We all have witnessed how the COVID 19 Pandemic has brought on new, little-known terminology to the healthcare forefront. Terms like telehealth and telemedicine have now become more mainstream in the healthcare community and not many are aware of the subtle differences in definition.
What is Telehealth?
Telehealth is defined as the broader method of delivery of health-related services (clinical or non-clinical) including provider and patient education, medical care, health information services, and self-care via telecommunications and digital communications technologies.
Although telehealth and telemedicine often are used interchangeably, telehealth has become the overarching term for the broader array of digital healthcare activities and services.
What is Telemedicine?
Telemedicine is defined as the remote diagnosis and treatment of patients utilizing telecommunications technology for clinical services This means that telemedicine is more around the utilization of technologies and telecommunication systems in administering healthcare to patients such as cell phones, video calling, and internet-connected computers in clinical, vs. Non-clinical services
COVID 19 made this opportunity more relevant as a way to allow patients medical care without running the risk associated with having to go into the doctor’s office.
Telehealth Applications and Services
The internet and mobile devices have become commonplace in our lives and it is only natural that we would want to be able to leverage that technology for convenience, improved care, and promotion of access to healthcare.
Some of the things that telehealth can help with are:
- Addressing physician shortages
- Providing access to specialists in less-resourced hospitals
- Education and training both of patients and practitioners
- Patient engagement
- Better communication between providers for treatment collaboration
The Future of Telehealth/Telemedicine
To get a better idea of the future of telehealth MGMA did a Stat Pol in February 2021 asking healthcare leaders what they expected to happen to their organization’s telehealth utilization in 2021. The results where 2 out of 3 expected their telehealth utilization to change – 31% said they thought it would increase, 35% said they thought it would decrease and 34% saw no change. Among those who saw an increase, they stated that patient demand and the convenience of it would be the driving factors. For those that said they saw a decrease moving forward, they expressed coverage concerns, expecting payers to discontinue current reimbursement levels. They also noted their patients and/or practitioners preferred in-person visits.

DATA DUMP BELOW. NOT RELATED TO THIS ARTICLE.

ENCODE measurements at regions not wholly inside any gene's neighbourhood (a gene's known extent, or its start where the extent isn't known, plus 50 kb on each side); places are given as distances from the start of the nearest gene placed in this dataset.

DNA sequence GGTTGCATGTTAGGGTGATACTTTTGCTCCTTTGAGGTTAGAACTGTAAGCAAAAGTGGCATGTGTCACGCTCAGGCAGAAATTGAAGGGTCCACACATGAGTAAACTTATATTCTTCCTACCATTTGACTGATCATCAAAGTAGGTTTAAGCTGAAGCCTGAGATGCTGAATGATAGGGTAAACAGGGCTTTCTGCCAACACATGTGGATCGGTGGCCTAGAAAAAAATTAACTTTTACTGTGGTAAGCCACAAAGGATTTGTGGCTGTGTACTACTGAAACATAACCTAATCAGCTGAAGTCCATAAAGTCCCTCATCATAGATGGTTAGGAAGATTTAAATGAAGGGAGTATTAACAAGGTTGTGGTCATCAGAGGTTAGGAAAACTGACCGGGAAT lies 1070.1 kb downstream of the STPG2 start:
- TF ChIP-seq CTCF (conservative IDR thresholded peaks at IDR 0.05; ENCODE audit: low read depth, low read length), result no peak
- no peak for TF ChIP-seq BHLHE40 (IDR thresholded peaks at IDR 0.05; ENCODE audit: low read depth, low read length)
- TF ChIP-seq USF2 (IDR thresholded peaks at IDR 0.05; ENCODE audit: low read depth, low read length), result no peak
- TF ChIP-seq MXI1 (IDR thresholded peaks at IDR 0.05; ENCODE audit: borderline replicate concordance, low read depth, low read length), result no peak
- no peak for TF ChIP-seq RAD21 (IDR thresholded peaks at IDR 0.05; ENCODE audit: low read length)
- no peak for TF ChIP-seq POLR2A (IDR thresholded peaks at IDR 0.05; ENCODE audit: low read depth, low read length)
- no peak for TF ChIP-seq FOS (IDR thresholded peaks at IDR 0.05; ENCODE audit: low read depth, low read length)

Since the start of the pandemic, Medicare telehealth usage has increased exponentially due to the increased flexibilities brought about by congressional and regulatory action. But most of the flexibilities hinged upon the COVID-19 public health emergency (PHE) remaining in effect. Norris Cochran, Acting Secretary of Health and Human Services stated in January that the PHE will most likely remain in place through 2021.
The question everyone is looking to have an answer to is “what happens to the expanded access to Medicare telehealth once the PHE expires?” Some flexibilities can only be modified by Congress. There are efforts underway to permanently repeal statutory restrictions that, previous to COVID-19, served as roadblocks. The challenges in making these waivers permanent are the lack of cost data to the Medicare program and quality outcomes. However, incremental steps have been made by Congress recently in expanding Medicare telehealth by allowing for greater flexibilities for specific services.
Only time will tell how much the COVID-19 pandemic has impacted the way telehealth is viewed and if lawmakers will see the benefits once the PHE is over.
Who is Billed Right?
In 2006, two business partners had a vision of creating holistic services that can help improve medical billing operations. They started by listening to doctors and building a service model around what doctors need the most. As a result, Billed Right’s Revenue Cycle Management (RCM) model was born. The focus continues to be on solving the problem, rather than selling a product, and hence, Billed Right’s advanced RCM model revolves around personalized service in today’s corporate world, while still cutting costs and improving both patient care and practice revenue. No matter what challenges physicians face, we never waiver from our goal to be a partner in strategy to promote practice growth.
Contact Billed Right to learn more.